A MSS or RCS 40 includes a database 42 storing the master list 44 which stores UIVs and associated group identifications. The MSS/RCS 40 also stores and maintains counters for each group ID 46. A checker 48 compares each new log in request directed to MSS 40 with the contents of master list 44 to determine if the UIV of the new log in request matches an existing UIV in the master list 44 of database 42. A clearer 50 clears existing information in master list 44 associated with a UIV if the UIV is determined by the checker 48 to be the same as that of the new log in request. An incrementer 52 increments a counter 46 for each new log in by a member of a corresponding group of users. For the RCS version, this occurs when a user initiates use of the controlled resource. A decrementer 54 decrements a counter 46 when the user logs out or gives up the resource. A log in rejector 56 rejects a user's attempt to log in (MSS version) or gain access to a resource (RCS version) if doing so would cause the corresponding counter to exceed its authorized maximum. A NAS checker 58 periodically checks one or more associated NASs to determine if it/they have become non-operational. Note that this function may be implemented in the MSS/RCS or in another portion of the data communication network such as a AAA server or a network operations center (NOC) with the results of the check or a failure notification sent to the MSS/RCS. A broken NAS clearer 60 responsive clears existing data in the master list associated with a broken or non-operational NAS. A transmitter 62 transmits a communication to another MSS on the data communications network to inform it of the non-operational status of a NAS. A receiver 64 receives communications from a transmitter of another MSS or another source informing of the non-operational status of a NAS. Such information may be passed to broken NAS clearer 60 for action.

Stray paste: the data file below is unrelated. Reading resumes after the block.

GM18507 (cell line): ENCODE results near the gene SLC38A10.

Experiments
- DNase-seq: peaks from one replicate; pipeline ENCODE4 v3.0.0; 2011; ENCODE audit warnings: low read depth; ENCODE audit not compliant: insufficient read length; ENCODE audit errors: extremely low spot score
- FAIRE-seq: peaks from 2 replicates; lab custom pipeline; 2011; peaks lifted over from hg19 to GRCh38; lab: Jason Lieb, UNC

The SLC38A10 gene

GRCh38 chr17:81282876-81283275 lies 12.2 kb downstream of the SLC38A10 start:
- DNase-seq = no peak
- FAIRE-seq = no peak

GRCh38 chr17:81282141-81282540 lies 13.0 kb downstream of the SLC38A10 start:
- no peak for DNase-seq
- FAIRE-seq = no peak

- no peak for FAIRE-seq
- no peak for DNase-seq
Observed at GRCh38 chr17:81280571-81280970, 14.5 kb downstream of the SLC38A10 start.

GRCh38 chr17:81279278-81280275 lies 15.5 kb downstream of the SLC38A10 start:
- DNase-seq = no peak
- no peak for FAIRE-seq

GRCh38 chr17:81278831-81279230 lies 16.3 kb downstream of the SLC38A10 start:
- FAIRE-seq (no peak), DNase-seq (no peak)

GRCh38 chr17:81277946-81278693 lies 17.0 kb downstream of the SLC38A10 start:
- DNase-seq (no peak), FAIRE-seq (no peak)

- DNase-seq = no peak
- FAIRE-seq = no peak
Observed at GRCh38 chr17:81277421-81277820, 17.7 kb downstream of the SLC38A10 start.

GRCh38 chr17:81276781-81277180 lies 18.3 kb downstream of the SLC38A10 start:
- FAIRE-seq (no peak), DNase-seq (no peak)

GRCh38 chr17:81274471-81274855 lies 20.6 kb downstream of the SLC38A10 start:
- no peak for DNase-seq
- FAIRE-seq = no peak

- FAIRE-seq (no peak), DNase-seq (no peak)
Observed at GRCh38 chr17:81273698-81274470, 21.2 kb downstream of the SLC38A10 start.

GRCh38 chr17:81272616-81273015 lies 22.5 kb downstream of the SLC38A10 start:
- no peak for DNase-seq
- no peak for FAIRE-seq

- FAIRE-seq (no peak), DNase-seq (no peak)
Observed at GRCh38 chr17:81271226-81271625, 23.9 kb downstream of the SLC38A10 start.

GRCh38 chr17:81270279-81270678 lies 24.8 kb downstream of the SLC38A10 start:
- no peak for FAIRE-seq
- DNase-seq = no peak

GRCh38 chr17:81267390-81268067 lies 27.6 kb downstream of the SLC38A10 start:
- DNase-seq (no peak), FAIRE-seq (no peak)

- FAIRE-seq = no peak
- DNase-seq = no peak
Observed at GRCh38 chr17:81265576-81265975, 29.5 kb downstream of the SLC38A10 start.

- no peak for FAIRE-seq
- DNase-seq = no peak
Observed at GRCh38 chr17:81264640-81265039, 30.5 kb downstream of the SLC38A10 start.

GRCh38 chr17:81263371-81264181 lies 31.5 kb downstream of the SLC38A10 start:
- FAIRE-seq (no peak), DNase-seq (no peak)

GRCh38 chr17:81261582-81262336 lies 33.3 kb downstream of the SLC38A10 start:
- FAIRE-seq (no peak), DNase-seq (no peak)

An AAA 66 couples the NASs 68, 70, 72 with the MSS 40 via a suitable protocol such as RADIUS or TACACS+.
While embodiments and applications of the invention have been shown and described, it would be apparent to those of ordinary skill in the art having the benefit of this disclosure that many more modifications than mentioned above are possible without departing from the inventive concepts herein. A more generic Resource Control Server (RCS) could operate in the same basic way as the MSS described above to control the allocation of resources other than sessions. Such resource could include any type of limited resource within the data communications network, such as, for example, call gateways, VPNs (virtual private networks), B-channels (used with ISDN connections), and the like. Members of groups would subscribe for minimum service levels of the resource and when the minimum service level is provided, no further service need be provided. The same problem of under-subscription still exists and can be corrected with the present invention. The invention, therefore, is not to be restricted except in the spirit of the appended claims.
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|10||Hot Products & Solutions—IP Address Management: A White Paper, Network Registrar, American Internet Corporation, Bedford, MA, printed from http://american.com/ip-mgmt.html, on Jul. 24, 1998.|
|11||Khalil et al., "Implementation of a Bandwidth Broker for Dynamic End-to End Resource Reservation in Outsourced Virtual Private Network", The 25th Annual IEEE Conference on Local Computer Networks (LCN), pp. 511-519, Nov. 9-10, 2000.|
|12||Rigney, et al., "Remote Authentication Dial In User Service (RADIUS)", Network Working Group, RFC 2138, Apr. 1997, pp. 1-57.|
|U.S. Classification||709/223, 709/219, 726/3|
|International Classification||G06F15/173, G06F15/16|
|Cooperative Classification||H04L69/40, H04L67/14, H04L63/0892, H04L43/16, G06F11/0709, G06F11/0751|
|European Classification||G06F11/07P2, H04L29/14, H04L29/08N13, G06F11/07P1A, H04L43/16, H04L63/08K|
|Oct 20, 2010||AS||Assignment|
Owner name: CISCO TECHNOLOGY, INC., CALIFORNIA
Free format text: ASSIGNMENT OF ASSIGNORS INTEREST;ASSIGNORS:SHIVELY, DARRELL MYERS, II;KNIGHT, JOHN;PATIL, KAVITA SHEKHAR;AND OTHERS;REEL/FRAME:025167/0425
Effective date: 19991118
|Jun 15, 2015||FPAY||Fee payment|
Year of fee payment: 4